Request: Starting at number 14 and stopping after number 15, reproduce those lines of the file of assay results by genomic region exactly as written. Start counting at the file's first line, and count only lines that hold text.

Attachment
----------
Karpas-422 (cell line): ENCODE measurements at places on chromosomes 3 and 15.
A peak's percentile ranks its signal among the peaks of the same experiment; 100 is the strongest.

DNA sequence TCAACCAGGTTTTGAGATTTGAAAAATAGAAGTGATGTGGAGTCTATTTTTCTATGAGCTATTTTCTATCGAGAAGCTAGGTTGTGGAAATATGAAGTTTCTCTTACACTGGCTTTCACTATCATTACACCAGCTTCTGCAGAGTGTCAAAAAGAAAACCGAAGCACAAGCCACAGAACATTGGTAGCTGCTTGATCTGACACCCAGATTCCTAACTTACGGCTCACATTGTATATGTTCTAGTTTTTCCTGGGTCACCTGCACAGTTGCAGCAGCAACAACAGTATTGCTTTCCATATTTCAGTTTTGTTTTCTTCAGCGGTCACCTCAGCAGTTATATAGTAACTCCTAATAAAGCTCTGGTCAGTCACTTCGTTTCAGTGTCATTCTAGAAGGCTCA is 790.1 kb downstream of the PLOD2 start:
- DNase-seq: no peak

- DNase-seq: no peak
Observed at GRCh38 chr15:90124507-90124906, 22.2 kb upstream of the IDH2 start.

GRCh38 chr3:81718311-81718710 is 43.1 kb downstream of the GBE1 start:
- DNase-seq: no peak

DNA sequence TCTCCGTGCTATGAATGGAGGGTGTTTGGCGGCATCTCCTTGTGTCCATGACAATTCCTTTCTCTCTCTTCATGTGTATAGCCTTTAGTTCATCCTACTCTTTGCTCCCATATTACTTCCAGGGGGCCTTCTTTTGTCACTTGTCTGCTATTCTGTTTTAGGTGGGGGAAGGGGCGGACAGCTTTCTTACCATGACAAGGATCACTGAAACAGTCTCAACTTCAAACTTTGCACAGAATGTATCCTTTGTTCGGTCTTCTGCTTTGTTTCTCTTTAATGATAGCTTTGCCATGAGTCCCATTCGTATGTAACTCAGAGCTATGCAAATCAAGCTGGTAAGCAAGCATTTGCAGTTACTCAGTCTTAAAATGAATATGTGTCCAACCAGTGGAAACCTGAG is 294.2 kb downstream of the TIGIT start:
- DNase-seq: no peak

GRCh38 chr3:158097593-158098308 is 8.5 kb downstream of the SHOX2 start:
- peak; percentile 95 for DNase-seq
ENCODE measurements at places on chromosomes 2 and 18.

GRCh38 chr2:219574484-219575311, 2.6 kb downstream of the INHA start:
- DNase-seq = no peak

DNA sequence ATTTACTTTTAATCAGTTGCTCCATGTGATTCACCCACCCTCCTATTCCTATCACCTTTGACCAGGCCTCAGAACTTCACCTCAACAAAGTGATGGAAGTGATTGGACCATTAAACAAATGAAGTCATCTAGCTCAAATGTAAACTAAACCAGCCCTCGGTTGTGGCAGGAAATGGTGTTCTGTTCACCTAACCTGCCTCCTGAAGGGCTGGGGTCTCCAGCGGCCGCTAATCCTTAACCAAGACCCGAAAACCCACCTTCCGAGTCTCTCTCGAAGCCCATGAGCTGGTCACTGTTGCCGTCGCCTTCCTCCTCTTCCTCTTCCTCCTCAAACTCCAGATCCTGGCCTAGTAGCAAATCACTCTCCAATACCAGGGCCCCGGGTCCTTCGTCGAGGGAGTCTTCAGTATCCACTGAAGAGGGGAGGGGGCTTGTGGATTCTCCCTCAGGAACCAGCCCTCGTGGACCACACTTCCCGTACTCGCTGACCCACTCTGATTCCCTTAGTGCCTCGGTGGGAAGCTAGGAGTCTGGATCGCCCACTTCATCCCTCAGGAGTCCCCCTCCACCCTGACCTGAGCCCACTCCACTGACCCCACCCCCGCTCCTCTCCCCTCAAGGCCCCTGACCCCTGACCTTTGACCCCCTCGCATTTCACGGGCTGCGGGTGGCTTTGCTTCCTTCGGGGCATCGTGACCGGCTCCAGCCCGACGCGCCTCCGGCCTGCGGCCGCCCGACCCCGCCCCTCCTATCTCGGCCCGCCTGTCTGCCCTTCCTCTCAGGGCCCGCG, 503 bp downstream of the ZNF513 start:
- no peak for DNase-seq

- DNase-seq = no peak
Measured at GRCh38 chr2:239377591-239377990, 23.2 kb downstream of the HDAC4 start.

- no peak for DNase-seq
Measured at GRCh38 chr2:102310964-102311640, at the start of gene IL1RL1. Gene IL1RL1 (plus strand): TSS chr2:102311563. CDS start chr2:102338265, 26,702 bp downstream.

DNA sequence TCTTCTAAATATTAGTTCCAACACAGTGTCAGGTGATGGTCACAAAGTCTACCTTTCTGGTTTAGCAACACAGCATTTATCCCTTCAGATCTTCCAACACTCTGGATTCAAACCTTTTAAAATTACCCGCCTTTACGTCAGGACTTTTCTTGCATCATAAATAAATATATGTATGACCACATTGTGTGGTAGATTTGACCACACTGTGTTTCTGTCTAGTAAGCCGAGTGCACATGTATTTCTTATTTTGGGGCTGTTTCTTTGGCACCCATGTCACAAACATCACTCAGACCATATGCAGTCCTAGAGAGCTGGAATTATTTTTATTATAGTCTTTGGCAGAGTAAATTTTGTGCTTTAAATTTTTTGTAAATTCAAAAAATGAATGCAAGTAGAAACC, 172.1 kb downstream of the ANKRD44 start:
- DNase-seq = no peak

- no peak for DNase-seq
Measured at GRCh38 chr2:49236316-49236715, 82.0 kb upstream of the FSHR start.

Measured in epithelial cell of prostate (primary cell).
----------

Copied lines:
GRCh38 chr2:219574484-219575311, 2.6 kb downstream of the INHA start:
- DNase-seq = no peak